By Brian Orndorf
Needlessly sloppy and dramatically skeletal, ”Tombstone” is a comic book encounter, not a feature film. I suppose the appeal of the picture lies in its Crayola construction, a two-fisted broadness that moviegoers can easily sink their teeth into. It’s determined Old West escapism, but whoever actually directed this picture (George P. Cosmatos is officially credited, but star Kurt Russell recently admitted he ran the troubled shoot after original director Kevin Jarre was fired) wasn’t interested in anything more than a primary colored spur-jangling soap opera. The plainness of emotion grates almost immediately, as does the cartoonish costume design and laziness of the production (Brooklyn native Paul Ben-Victor is actually painted brown to portray a Mexican bandito), adding up to a dreary routine of the obvious, dusted with often random flashes of violence to sufficiently butch it up.
”Tombstone” is clumsy and clearly patched together in haste, with characters strolling in and out of the picture with more on their mind than the final product allows them to communicate. Disney shaved this one down to primitive revenge picture ingredients, making the hysterics of brotherhood and villainy unproductive, handed to a cast of hammy, hungry icons and semi-stars (including Thomas Haden Church, Billy Bob Thornton, Stephen Lang, Terry O’Quinn, John Corbett, Michael Biehn, Billy Zane, Powers Boothe, Bill Paxton, Jason Priestley, Charlton Heston, Michael Rooker, Sam Elliot, and even Frank Stallone) left alone to deduce motivation, while Russell gnashes his teeth and spews corny lines even he doesn’t appear to believe in. This is no knock on the one and only Snake Plissken, as he’s a marvelous actor with a special screen charisma. However, Russell is no match for an apathetically told story that seems in a hurry to burn through the basics of the Earp saga, most pointedly showcased in the lawman’s abrupt dalliance with cheerless stage performer Josephine (Dana Delany) – a leaden subplot so incomplete, I wonder why the studio even bothered to leave it in.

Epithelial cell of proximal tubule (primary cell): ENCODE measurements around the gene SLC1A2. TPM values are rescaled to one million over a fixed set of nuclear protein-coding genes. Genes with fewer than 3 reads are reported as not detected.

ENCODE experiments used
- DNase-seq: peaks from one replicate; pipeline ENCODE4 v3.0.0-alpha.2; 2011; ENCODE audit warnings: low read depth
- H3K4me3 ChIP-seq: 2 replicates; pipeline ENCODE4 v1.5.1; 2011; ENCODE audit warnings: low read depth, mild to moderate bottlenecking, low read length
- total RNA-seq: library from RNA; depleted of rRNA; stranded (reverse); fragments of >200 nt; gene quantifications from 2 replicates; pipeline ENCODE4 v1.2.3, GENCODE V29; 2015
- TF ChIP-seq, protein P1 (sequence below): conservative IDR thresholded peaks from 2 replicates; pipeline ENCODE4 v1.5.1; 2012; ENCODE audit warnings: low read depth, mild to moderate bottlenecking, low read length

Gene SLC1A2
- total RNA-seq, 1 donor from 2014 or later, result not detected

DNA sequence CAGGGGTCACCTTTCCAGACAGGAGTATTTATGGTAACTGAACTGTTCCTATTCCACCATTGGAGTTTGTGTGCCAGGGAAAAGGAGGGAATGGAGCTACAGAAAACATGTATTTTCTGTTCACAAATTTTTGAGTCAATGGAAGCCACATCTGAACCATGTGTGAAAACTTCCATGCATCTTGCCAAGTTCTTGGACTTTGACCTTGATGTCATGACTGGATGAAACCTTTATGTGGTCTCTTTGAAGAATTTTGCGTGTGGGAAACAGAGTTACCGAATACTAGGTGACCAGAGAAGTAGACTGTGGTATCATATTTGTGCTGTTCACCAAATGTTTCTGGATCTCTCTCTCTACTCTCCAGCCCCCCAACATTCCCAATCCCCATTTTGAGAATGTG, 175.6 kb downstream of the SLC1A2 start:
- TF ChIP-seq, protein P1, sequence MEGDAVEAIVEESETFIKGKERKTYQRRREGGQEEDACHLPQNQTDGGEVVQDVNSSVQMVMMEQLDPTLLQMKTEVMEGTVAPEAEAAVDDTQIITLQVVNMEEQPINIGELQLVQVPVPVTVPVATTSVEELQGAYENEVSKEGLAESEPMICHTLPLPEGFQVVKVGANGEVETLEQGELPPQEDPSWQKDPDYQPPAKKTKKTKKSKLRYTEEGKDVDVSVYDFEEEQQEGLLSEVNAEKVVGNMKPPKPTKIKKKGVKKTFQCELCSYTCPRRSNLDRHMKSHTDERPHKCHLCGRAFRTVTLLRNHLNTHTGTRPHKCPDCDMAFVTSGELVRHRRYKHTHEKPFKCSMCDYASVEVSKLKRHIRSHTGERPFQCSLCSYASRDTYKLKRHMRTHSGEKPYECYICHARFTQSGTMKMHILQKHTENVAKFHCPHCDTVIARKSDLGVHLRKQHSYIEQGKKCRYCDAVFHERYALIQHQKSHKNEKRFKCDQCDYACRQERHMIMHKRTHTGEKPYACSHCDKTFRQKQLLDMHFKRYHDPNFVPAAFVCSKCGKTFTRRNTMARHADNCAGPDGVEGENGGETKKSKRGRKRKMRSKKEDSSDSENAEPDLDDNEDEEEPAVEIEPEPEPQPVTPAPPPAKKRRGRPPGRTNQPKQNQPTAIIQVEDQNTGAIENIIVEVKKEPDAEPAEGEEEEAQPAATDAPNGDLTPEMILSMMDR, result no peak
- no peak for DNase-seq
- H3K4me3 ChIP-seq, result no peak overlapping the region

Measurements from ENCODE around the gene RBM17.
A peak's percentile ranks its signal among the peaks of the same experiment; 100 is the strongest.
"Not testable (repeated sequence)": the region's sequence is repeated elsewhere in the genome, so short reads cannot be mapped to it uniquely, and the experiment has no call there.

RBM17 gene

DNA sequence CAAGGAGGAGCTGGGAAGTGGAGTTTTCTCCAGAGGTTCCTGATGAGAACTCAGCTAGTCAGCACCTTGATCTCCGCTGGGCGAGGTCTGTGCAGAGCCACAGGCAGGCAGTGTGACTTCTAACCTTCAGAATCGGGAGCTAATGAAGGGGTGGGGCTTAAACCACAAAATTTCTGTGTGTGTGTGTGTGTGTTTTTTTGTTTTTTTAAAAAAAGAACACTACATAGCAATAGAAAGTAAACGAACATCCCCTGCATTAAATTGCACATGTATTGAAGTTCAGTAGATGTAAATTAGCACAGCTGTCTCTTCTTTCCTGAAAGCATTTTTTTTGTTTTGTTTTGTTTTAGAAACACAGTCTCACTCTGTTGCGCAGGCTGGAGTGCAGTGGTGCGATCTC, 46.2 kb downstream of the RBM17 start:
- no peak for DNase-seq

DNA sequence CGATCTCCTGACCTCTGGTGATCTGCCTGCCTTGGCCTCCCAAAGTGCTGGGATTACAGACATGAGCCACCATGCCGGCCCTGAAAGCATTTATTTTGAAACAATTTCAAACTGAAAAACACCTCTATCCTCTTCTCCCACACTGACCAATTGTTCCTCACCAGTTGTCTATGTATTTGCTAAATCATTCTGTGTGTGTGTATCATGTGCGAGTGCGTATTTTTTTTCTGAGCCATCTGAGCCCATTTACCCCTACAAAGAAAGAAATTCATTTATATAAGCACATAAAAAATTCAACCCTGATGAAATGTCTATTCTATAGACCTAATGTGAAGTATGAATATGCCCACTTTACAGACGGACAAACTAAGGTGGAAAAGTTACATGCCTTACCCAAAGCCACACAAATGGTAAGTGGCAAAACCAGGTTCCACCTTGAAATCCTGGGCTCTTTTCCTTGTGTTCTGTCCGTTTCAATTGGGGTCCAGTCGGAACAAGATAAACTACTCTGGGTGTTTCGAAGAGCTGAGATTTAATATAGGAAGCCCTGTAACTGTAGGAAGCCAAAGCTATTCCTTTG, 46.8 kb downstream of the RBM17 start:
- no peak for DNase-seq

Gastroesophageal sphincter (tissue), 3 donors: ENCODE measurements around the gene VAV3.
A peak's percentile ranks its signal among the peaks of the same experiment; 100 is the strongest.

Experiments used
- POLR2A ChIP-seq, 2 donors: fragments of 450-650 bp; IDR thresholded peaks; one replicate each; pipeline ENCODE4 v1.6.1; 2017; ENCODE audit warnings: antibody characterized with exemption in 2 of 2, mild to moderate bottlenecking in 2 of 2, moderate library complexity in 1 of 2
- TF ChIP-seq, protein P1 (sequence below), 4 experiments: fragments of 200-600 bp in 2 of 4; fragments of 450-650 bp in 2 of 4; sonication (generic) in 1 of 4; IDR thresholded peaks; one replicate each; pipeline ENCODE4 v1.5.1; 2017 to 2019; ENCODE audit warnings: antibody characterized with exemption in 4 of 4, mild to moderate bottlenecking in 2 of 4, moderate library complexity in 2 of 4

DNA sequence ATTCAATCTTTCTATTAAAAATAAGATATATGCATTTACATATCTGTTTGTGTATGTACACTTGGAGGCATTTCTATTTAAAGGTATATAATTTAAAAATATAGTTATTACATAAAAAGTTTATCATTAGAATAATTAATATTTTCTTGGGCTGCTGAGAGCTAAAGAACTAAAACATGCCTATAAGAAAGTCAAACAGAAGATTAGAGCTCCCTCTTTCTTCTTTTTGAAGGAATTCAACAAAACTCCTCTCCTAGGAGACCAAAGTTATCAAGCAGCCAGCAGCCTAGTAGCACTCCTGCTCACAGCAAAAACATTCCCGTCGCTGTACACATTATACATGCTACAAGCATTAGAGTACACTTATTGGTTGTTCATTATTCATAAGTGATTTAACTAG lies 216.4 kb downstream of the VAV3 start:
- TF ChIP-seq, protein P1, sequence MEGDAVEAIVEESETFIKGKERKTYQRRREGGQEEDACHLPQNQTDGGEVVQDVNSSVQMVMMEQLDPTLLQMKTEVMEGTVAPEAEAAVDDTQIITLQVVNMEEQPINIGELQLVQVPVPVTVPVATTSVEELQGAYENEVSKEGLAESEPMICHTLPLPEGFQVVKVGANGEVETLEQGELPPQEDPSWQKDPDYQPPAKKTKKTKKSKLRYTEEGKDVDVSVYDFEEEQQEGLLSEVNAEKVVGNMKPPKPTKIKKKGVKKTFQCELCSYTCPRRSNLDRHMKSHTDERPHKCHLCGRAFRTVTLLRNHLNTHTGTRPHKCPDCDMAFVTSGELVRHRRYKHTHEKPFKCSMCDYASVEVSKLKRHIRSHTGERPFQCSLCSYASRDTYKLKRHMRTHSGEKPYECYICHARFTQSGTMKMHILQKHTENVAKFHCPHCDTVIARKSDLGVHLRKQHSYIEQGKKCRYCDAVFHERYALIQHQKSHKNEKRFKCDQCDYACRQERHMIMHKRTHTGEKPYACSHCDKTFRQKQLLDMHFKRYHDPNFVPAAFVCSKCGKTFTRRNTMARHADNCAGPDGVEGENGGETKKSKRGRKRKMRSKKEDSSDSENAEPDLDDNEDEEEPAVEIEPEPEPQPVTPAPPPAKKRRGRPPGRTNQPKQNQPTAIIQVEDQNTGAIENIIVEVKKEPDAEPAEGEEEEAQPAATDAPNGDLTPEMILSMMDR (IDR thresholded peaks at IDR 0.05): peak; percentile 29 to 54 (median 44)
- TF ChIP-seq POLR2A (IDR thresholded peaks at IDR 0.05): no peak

As for the celebrated turn from Val Kilmer as quippy killer Doc Holiday, it’s a scenery-chewing, tongue-twirling performance that’s as superficial as the rest of the picture, but at least Kilmer appears to be having fun. It’s more than I can say for the rest of the listless cast.
”Tombstone” is cheap zoetrope experience, providing basic cowboy goods without much continuity. It’s a glorified chapter of a lousy serial, and while I understand the hunger for brainless slabs of western conflict, I can’t believe, nearly two decades later, that this is the film most people regard as the definitive 1990s take on Wyatt Earp.
Blu-Ray Details and Extras
Another strong Blu-ray transfer from Disney, Tombstone encompasses a crisp, clear and colour-popping presentation complete with a dynamic DTS-HD 5.1 Soundtrack.
Extras-wise, there’s not a lot for you fans to chew on – just some storyboard stuff, a making-of, and some trailers – but I’m sure the film’s many films will want to invest in a copy of the Blu-ray regardless.
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